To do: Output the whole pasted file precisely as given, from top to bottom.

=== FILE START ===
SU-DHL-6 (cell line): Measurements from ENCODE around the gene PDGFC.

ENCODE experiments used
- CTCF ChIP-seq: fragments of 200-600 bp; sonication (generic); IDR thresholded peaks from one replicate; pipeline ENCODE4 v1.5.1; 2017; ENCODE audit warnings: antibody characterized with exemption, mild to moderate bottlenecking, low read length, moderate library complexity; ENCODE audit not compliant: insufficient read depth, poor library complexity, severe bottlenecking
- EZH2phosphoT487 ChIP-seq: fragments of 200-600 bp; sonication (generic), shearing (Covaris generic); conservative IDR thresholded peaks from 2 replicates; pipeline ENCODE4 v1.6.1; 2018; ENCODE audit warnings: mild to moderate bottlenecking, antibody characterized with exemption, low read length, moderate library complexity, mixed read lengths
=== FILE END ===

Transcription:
SU-DHL-6 (cell line): Measurements from ENCODE around the gene PDGFC.

ENCODE experiments used
- CTCF ChIP-seq: fragments of 200-600 bp; sonication (generic); IDR thresholded peaks from one replicate; pipeline ENCODE4 v1.5.1; 2017; ENCODE audit warnings: antibody characterized with exemption, mild to moderate bottlenecking, low read length, moderate library complexity; ENCODE audit not compliant: insufficient read depth, poor library complexity, severe bottlenecking
- EZH2phosphoT487 ChIP-seq: fragments of 200-600 bp; sonication (generic), shearing (Covaris generic); conservative IDR thresholded peaks from 2 replicates; pipeline ENCODE4 v1.6.1; 2018; ENCODE audit warnings: mild to moderate bottlenecking, antibody characterized with exemption, low read length, moderate library complexity, mixed read lengths